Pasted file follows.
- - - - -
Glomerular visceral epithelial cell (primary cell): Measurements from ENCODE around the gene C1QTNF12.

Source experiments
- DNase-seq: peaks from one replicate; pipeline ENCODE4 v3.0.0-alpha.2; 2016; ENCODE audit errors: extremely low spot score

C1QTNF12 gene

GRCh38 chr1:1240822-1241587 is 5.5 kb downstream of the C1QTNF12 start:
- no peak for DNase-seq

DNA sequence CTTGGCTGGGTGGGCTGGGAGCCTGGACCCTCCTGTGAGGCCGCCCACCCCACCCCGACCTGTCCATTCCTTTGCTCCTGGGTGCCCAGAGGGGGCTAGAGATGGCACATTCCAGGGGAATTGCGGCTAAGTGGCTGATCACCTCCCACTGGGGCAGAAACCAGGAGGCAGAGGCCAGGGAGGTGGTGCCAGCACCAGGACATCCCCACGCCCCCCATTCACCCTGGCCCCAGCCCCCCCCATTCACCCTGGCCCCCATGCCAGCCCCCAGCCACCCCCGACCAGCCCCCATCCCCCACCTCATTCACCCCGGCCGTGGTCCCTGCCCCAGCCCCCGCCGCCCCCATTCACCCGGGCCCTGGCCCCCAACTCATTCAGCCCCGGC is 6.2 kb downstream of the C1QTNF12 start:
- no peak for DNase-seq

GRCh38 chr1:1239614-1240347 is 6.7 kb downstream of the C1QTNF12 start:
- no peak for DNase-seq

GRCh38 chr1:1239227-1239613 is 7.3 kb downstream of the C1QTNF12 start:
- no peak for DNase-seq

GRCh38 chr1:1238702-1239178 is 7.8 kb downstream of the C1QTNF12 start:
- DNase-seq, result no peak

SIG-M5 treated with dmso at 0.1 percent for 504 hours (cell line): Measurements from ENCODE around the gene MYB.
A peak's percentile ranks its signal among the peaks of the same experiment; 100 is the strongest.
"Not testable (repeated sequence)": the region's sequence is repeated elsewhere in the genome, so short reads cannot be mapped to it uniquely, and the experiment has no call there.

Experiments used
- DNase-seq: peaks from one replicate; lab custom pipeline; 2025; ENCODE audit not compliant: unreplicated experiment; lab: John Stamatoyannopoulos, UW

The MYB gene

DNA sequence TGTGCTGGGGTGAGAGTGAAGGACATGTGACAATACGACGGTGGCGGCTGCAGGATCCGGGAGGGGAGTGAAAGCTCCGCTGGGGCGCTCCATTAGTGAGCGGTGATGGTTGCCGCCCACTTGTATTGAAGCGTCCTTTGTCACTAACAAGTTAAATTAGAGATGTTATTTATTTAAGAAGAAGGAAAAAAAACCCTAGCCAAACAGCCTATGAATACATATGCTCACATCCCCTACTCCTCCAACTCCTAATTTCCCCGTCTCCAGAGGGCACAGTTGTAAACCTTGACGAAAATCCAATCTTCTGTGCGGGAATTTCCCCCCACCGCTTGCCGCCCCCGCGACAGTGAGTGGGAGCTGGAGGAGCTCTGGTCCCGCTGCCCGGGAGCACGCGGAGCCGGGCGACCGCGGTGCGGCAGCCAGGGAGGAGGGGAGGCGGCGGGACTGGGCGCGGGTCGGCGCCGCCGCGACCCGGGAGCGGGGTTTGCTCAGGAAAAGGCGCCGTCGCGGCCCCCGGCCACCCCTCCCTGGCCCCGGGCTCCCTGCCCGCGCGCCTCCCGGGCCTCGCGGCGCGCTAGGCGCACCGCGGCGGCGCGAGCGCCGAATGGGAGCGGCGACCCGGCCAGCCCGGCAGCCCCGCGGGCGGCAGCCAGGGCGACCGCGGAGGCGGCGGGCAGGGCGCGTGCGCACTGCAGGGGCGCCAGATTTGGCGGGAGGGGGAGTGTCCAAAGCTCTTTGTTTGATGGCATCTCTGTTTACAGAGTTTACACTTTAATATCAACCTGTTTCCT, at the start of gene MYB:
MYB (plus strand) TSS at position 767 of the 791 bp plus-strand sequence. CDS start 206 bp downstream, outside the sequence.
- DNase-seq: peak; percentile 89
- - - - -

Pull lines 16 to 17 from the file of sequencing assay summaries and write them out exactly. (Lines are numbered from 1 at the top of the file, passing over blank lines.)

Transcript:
A peak's percentile ranks its signal among the peaks of the same experiment; 100 is the strongest.
"Not testable (repeated sequence)": the region's sequence is repeated elsewhere in the genome, so short reads cannot be mapped to it uniquely, and the experiment has no call there.